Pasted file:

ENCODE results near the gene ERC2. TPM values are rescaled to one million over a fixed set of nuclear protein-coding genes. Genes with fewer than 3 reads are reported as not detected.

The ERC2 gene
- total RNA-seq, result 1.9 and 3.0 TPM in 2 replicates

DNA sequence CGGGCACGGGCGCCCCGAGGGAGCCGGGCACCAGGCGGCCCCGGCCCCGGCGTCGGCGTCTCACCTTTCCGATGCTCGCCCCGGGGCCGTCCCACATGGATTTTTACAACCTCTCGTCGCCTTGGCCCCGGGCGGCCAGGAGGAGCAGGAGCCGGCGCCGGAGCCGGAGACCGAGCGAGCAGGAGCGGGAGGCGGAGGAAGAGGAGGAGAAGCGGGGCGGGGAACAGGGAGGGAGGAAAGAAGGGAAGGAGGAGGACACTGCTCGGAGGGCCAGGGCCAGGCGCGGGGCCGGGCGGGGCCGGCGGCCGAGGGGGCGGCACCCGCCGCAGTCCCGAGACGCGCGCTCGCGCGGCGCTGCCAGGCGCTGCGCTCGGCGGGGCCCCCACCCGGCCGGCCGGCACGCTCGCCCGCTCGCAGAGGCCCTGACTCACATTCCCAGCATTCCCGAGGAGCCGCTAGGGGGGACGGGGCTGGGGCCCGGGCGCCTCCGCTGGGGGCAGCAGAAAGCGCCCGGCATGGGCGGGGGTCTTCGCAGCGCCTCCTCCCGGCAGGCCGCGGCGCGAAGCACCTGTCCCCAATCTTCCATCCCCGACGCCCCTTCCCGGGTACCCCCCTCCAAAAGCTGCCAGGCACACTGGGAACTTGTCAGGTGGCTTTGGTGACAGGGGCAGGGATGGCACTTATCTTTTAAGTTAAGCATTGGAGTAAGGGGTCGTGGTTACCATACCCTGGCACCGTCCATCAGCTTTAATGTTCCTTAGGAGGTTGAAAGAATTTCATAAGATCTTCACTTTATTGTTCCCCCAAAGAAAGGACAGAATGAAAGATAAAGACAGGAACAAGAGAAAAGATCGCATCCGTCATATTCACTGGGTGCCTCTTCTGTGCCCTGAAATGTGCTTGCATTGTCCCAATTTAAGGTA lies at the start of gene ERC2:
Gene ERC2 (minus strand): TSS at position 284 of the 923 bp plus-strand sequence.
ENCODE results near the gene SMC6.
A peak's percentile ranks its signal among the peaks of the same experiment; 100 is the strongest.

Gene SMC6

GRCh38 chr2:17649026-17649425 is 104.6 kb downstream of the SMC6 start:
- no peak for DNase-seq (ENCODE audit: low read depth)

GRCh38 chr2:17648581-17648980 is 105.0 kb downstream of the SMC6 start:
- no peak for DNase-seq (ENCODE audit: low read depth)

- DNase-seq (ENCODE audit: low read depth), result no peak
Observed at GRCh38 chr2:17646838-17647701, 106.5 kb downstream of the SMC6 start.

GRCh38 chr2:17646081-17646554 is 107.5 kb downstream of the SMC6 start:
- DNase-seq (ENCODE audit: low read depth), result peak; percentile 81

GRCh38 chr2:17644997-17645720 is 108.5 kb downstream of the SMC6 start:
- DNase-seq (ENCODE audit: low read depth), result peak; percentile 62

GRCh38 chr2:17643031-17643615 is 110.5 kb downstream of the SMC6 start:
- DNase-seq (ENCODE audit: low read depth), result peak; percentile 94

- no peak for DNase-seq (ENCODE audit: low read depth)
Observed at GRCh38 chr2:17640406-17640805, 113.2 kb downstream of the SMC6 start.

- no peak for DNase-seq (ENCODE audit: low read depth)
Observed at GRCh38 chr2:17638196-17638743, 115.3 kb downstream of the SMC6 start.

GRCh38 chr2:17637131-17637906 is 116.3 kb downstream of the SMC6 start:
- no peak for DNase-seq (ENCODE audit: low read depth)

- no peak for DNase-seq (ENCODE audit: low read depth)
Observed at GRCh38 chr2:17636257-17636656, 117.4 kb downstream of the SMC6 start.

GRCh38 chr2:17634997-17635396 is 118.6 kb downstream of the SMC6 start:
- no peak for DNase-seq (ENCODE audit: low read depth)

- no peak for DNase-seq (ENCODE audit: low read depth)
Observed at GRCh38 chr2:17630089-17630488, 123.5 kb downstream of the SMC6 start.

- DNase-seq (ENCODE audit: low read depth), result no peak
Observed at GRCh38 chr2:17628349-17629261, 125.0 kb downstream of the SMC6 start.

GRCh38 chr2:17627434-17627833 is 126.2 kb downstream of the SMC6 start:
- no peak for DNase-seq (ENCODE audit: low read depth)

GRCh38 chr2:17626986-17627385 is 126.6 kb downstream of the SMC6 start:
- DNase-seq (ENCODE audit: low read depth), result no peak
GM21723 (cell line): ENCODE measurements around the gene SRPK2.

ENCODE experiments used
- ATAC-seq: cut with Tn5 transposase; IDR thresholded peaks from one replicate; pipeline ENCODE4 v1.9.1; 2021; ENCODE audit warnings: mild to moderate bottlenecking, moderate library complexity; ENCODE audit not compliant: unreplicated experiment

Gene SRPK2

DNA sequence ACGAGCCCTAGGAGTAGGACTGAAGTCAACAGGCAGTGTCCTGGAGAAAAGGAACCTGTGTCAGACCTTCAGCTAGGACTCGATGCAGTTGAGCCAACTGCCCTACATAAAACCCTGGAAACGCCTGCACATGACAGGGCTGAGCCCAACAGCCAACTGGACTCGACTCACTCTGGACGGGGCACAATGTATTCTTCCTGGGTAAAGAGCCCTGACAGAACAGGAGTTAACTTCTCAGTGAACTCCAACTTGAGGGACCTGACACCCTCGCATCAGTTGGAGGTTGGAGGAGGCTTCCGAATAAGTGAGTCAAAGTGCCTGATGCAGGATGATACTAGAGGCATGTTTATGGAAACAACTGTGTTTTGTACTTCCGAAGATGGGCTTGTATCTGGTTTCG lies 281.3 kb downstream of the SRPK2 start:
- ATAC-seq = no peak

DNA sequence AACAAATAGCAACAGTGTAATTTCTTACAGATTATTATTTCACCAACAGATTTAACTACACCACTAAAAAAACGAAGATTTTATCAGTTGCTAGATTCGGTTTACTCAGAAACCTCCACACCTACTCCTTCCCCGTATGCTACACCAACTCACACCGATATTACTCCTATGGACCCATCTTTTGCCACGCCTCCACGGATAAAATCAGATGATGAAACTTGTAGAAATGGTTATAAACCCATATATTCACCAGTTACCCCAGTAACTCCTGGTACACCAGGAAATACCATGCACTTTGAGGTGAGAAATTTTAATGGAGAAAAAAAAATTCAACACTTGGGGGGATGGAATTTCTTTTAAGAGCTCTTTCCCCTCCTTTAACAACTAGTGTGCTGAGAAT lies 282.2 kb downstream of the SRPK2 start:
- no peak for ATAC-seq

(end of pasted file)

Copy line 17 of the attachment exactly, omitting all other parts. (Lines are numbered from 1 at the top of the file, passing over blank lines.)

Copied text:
GRCh38 chr2:17644997-17645720 is 108.5 kb downstream of the SMC6 start: